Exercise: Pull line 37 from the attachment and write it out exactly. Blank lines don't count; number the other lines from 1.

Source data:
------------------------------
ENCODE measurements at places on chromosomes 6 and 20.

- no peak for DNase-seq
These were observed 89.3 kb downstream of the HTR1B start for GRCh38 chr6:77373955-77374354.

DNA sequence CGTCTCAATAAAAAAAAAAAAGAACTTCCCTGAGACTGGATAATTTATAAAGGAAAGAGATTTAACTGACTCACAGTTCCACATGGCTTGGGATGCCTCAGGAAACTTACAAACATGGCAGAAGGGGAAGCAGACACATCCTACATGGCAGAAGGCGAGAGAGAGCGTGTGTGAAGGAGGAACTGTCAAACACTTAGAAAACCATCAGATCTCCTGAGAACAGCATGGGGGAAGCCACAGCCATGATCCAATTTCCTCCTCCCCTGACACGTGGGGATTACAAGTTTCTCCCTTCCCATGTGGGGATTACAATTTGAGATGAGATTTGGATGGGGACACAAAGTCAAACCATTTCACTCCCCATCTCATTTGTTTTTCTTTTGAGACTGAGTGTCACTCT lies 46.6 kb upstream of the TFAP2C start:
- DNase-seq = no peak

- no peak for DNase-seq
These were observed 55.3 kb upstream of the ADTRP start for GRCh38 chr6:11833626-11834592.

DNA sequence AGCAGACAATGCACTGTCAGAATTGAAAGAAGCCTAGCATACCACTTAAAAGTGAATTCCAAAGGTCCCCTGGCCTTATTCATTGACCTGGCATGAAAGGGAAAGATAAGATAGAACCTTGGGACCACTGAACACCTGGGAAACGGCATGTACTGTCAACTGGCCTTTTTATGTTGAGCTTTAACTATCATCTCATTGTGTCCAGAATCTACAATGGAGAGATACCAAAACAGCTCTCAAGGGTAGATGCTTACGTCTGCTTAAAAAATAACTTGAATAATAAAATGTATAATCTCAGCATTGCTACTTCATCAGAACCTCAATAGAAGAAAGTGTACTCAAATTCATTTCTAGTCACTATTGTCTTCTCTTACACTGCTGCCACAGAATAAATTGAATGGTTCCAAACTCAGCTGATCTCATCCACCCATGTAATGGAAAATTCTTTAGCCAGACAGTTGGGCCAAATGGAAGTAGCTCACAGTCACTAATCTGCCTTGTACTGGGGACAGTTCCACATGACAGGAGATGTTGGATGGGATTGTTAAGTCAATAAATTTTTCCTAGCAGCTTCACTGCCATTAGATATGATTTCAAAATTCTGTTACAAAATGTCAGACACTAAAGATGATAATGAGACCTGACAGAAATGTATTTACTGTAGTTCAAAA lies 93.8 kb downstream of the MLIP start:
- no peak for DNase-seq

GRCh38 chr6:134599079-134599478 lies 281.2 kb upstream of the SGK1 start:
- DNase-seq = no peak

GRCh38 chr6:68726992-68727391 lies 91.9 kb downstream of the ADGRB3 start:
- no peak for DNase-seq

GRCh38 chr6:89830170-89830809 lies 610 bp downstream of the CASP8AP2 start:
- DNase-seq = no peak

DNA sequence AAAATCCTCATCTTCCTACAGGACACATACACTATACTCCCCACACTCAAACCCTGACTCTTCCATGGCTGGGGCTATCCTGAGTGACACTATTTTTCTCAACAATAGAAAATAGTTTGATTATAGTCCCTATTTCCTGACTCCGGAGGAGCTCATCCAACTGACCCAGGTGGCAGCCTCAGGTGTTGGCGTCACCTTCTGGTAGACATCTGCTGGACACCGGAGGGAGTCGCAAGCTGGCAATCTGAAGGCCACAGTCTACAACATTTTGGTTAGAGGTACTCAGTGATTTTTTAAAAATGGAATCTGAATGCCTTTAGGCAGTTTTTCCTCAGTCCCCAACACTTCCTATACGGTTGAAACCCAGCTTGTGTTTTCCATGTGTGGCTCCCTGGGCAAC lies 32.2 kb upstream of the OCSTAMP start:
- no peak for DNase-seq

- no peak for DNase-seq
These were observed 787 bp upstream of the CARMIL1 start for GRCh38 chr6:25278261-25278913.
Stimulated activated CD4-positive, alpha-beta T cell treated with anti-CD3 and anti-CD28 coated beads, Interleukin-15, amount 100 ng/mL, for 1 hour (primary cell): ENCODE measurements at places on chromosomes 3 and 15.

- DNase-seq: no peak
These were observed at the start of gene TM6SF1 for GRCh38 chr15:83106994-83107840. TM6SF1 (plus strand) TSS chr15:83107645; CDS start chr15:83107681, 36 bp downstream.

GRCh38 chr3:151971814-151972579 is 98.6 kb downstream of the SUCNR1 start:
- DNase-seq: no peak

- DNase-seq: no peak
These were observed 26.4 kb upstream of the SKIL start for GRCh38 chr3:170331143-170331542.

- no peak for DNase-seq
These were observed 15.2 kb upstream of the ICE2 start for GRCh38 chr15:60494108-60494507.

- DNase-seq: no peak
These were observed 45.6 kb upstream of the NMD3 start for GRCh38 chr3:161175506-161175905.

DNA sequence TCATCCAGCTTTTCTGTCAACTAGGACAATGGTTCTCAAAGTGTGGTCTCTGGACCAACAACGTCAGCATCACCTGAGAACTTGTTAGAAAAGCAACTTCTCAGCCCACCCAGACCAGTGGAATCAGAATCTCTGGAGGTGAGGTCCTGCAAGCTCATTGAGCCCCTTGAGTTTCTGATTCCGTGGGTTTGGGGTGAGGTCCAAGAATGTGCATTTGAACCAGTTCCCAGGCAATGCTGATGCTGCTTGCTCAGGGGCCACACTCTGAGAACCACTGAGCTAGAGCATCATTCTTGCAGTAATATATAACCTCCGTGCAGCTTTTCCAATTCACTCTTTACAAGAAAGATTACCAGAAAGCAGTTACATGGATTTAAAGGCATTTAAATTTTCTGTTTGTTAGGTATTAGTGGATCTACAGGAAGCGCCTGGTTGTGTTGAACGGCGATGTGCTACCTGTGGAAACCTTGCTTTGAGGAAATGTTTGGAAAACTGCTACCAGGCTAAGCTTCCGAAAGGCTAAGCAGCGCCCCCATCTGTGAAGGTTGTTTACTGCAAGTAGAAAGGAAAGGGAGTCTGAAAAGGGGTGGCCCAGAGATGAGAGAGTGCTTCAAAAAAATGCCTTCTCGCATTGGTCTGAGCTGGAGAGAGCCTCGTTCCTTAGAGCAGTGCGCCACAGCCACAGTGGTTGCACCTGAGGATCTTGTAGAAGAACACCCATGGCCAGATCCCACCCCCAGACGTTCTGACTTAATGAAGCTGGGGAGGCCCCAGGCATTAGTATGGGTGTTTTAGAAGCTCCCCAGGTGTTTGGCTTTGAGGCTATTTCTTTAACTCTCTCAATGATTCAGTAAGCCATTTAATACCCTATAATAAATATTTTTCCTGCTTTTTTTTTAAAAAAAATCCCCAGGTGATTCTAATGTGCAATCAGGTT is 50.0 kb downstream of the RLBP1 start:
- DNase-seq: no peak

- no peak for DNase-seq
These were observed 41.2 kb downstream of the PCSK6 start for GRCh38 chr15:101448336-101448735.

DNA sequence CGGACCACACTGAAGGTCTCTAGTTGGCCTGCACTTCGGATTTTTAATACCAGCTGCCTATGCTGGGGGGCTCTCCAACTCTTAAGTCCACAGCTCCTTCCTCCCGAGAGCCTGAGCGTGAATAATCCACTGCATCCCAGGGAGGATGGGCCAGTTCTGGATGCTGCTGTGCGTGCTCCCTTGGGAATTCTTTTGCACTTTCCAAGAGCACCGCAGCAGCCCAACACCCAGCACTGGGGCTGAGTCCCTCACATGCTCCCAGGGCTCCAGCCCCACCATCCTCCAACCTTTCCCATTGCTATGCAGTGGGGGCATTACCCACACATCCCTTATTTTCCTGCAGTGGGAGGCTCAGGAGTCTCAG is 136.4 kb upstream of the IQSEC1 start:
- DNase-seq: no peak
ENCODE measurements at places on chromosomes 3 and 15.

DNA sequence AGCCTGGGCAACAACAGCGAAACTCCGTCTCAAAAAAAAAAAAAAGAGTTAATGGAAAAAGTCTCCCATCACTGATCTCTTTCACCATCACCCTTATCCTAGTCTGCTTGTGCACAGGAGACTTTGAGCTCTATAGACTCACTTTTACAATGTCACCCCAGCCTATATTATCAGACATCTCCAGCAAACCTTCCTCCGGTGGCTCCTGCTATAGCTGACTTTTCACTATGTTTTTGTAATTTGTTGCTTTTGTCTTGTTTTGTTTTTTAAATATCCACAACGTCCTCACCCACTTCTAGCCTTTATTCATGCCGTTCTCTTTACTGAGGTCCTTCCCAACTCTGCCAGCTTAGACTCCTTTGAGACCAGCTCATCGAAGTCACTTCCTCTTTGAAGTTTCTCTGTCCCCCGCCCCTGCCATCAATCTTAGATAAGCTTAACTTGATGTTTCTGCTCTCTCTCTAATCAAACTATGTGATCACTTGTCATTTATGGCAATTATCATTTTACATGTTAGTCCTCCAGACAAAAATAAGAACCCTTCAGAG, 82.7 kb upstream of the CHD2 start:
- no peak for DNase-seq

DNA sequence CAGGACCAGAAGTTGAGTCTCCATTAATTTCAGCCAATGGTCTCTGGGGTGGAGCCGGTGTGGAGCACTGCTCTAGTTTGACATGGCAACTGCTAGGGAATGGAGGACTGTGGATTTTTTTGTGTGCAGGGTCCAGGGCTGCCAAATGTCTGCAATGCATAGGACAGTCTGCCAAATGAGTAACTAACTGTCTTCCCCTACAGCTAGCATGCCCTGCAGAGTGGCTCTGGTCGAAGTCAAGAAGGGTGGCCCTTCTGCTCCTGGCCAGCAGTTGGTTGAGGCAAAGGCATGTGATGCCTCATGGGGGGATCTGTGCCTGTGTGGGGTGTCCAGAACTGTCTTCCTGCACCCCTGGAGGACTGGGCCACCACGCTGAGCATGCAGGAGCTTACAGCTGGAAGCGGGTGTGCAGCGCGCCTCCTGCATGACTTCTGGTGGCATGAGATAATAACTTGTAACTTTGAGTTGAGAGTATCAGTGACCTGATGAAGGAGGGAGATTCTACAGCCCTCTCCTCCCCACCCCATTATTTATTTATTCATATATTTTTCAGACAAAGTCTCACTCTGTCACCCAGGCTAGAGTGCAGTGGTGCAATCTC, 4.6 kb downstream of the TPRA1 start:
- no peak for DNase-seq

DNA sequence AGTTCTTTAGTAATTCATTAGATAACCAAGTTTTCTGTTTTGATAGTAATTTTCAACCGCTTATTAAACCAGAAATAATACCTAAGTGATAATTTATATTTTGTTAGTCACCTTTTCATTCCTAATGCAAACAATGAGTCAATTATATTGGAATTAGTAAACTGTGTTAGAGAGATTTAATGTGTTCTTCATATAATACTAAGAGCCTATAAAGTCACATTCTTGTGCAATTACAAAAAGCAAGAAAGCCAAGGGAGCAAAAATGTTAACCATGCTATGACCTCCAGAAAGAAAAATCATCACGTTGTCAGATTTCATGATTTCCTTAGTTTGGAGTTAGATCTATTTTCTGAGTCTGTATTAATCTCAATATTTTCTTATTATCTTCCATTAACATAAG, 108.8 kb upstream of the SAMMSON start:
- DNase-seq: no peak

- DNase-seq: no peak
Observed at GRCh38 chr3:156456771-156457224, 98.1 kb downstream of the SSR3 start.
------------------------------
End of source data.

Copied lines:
ENCODE measurements at places on chromosomes 3 and 15.